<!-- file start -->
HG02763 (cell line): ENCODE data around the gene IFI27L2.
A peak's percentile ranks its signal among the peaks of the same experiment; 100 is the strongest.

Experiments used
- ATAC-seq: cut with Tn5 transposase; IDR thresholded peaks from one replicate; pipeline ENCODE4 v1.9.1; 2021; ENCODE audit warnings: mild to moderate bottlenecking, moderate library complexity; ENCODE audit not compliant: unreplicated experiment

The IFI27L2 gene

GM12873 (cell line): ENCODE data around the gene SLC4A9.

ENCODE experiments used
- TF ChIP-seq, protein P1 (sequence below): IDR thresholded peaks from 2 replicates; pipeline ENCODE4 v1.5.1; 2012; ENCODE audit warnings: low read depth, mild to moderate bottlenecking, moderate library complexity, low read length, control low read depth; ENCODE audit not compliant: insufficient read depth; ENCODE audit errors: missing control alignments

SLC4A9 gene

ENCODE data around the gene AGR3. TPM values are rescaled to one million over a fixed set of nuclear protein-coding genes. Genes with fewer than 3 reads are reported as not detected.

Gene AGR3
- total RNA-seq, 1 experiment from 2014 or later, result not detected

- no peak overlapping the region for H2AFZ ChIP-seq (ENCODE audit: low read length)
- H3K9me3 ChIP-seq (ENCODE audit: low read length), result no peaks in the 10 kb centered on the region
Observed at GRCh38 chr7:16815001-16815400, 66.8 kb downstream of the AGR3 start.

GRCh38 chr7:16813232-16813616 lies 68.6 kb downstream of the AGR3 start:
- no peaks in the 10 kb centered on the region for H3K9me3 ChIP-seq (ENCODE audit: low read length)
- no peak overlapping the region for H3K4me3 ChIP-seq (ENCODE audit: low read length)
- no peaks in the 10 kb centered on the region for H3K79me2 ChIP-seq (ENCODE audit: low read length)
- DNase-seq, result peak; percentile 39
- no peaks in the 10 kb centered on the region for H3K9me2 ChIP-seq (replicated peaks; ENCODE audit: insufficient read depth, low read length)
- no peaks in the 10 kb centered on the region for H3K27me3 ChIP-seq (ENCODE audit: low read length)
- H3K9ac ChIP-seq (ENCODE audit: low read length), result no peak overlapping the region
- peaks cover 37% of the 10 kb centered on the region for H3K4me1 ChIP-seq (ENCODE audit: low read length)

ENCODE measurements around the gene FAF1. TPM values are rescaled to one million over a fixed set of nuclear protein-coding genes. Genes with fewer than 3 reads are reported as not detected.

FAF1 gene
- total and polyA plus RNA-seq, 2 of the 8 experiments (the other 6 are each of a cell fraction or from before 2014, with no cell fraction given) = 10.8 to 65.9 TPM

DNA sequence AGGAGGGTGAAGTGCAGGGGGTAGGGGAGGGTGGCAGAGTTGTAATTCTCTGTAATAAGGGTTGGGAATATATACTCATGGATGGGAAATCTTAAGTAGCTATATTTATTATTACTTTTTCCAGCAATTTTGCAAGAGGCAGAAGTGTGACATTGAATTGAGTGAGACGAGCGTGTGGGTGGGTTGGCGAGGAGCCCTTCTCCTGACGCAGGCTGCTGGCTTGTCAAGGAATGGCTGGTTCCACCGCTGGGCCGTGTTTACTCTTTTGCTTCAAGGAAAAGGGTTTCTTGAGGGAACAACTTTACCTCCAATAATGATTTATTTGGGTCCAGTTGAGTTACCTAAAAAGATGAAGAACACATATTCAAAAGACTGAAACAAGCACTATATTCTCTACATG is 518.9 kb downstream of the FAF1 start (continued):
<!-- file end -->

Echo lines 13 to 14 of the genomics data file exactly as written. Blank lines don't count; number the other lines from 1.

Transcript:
- no peak overlapping the region for H2AFZ ChIP-seq (ENCODE audit: low read length)
- H3K9me3 ChIP-seq (ENCODE audit: low read length), result no peaks in the 10 kb centered on the region